Over the past twelve years, we've seen tens of thousands of tornado warnings across the United States. Almost every major city east of the Rocky Mountains has seen a tornado warning at some point since 2002, and the resulting maps are pretty cool looking.
The National Weather Service began issuing "storm based warnings" in 2007, which limited the scope of tornado, severe thunderstorm, and flash flood warnings to the immediate areas that were impacted by the warning. Before 2007, warnings were issued on a county basis, even if only a small part of the county was affected by severe weather.
These maps show all 38,728 tornado warnings issued between January 1, 2002 and around midnight on July 23, 2014. Over that twelve-and-a-half year span of time, there were three states that saw every square inch of land go under a tornado warning at least once: Mississippi, Alabama, and Tennessee. Arkansas and Indiana came very close to complete coverage, but there was one extremely small area (about a few square miles each) that didn't go under a warning in each state.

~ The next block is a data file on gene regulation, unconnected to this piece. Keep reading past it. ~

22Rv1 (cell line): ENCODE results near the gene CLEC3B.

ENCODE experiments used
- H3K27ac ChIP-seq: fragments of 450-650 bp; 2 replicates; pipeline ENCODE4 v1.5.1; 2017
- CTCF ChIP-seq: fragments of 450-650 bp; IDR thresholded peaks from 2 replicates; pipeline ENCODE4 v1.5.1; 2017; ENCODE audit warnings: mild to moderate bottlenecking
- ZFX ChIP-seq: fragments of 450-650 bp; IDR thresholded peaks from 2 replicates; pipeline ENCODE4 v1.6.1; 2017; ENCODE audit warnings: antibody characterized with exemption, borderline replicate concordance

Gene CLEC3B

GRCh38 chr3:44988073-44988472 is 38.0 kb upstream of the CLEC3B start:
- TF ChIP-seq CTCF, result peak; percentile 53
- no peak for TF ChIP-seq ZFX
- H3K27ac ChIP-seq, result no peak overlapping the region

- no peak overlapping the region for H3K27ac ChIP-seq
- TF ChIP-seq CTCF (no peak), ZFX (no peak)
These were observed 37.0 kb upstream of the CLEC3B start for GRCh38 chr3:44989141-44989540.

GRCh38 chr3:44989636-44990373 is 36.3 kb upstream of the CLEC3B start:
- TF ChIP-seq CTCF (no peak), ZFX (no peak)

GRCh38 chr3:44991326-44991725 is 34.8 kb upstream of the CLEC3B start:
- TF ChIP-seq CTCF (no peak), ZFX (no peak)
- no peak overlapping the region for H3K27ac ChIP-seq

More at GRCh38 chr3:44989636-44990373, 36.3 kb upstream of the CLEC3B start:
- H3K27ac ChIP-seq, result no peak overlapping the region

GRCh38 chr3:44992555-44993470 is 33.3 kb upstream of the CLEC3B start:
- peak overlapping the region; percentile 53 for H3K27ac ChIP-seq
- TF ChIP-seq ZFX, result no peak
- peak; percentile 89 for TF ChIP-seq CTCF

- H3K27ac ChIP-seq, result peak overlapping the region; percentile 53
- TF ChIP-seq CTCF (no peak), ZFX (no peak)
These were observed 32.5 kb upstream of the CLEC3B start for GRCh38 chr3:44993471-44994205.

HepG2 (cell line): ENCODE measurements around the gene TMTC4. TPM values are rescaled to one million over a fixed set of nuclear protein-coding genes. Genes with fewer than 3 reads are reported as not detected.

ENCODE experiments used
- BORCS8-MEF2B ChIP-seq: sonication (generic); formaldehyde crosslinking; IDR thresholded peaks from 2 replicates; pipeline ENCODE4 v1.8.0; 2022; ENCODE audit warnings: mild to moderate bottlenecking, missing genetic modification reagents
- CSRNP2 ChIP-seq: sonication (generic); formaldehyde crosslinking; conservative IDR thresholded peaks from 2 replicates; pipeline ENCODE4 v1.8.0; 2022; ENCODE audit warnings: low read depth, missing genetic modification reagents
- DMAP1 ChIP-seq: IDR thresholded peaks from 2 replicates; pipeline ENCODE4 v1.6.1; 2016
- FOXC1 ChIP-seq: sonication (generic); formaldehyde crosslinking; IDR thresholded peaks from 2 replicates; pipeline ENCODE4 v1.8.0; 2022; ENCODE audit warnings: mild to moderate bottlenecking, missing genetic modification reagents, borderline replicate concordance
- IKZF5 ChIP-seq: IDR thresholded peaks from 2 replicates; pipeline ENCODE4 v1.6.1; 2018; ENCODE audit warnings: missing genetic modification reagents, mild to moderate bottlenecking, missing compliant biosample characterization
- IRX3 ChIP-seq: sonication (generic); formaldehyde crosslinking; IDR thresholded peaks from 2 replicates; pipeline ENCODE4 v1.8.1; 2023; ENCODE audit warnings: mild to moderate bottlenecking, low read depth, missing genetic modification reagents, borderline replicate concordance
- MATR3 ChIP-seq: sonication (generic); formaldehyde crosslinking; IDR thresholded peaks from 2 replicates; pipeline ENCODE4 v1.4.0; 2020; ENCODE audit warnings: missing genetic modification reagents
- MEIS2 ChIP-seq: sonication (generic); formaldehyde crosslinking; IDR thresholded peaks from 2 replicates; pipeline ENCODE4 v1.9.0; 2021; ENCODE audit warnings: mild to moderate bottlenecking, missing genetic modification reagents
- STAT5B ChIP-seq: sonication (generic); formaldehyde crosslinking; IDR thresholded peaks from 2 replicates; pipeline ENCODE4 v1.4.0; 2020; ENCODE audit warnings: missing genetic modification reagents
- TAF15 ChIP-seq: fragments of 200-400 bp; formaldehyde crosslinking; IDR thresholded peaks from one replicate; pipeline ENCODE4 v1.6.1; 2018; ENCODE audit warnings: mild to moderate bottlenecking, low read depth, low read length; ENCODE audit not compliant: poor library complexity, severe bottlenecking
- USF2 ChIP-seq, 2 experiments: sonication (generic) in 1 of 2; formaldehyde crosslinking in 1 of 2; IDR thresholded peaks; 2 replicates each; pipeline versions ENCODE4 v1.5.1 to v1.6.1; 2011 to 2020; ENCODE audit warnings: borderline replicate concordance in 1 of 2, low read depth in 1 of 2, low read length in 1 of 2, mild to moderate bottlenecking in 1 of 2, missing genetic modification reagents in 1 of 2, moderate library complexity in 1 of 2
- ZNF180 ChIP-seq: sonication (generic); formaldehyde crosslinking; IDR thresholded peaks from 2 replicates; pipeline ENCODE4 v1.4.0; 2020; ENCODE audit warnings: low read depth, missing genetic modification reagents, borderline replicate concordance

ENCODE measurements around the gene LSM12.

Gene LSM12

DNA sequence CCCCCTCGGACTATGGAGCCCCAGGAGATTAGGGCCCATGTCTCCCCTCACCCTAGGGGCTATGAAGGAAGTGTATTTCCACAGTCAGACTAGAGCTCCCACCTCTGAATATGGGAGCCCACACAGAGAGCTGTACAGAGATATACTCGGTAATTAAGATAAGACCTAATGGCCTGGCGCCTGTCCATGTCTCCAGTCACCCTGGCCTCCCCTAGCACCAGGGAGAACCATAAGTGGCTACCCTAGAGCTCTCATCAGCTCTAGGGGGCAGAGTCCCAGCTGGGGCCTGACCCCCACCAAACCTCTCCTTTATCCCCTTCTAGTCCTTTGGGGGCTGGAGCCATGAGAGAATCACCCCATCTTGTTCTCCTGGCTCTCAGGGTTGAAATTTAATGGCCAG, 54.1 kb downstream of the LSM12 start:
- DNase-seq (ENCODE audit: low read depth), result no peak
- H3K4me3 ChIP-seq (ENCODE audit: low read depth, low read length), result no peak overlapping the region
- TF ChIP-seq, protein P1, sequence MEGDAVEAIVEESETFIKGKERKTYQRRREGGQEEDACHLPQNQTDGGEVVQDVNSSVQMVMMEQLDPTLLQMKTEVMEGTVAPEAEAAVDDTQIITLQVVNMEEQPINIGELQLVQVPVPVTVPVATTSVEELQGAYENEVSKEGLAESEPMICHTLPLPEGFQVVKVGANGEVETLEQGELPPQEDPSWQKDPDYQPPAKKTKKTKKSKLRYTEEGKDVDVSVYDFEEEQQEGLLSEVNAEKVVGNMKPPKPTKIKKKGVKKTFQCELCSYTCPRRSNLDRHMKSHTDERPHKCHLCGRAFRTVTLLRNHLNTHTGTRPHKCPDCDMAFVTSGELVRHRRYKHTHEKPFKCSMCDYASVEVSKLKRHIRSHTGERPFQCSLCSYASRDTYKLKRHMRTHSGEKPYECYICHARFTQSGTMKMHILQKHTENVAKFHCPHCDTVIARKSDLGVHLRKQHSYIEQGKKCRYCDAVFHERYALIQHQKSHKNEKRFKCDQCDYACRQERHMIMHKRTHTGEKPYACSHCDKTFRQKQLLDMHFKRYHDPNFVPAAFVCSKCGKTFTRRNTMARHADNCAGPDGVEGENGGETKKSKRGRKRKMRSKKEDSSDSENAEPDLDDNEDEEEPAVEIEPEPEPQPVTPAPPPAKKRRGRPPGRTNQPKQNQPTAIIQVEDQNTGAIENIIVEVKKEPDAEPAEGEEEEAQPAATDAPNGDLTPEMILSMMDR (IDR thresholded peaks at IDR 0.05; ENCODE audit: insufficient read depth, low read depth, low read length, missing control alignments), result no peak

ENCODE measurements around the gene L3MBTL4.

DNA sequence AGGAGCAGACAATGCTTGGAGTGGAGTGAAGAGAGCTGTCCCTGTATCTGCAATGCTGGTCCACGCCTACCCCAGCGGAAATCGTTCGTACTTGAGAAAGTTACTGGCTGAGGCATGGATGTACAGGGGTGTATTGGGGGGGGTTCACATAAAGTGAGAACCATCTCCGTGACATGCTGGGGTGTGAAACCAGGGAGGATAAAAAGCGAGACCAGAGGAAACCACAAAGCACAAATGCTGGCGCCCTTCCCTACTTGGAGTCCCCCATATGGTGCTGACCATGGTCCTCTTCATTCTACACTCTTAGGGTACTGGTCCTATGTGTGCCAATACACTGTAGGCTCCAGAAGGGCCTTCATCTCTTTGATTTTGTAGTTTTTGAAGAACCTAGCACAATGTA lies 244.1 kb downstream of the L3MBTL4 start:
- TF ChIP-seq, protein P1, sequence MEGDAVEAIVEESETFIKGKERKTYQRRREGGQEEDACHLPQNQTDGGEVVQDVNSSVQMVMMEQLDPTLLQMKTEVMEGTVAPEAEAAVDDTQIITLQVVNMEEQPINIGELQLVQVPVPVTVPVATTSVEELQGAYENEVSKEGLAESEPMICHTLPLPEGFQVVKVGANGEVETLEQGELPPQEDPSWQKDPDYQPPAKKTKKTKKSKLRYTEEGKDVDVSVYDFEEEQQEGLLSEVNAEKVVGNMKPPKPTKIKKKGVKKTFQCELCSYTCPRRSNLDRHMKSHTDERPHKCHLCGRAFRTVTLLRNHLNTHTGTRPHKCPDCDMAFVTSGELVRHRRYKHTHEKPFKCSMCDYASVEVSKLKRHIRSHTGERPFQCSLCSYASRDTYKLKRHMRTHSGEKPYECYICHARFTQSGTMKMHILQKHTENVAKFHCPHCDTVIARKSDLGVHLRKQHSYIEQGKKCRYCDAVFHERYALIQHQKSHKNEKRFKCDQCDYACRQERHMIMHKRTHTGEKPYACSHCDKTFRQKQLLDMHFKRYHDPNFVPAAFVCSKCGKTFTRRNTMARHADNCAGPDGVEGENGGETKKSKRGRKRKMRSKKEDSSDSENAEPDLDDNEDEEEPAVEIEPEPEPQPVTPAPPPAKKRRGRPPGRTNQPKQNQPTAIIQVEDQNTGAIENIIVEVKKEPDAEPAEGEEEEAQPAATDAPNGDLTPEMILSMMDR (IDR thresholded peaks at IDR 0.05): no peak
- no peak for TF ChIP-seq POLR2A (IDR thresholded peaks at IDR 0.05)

Be sure to expand the maps using the link on the top-left of each image, as compression distorts the details.
Northeastern United States:
Southeastern United States:
Mississippi, Alabama, and Tennessee with 100% Coverage:
North-Central United States:
Central United States:
Southwestern United States:
Northwestern United States:
Although there have been two recorded tornadoes in Alaska since 1950, the National Weather Service has never issued a tornado warning in the state.
For the heck of it, here's a count of all the tornado warnings issued by each National Weather Service office since January 1, 2005, proving once again that Dixie Alley is alive and well:
[All marked warning maps by the author, total tornado warning count map by IEM]
[Correction: The NWS started issuing storm based warning polygons in 2007, not 2002 as I originally stated. I've fixed the error.]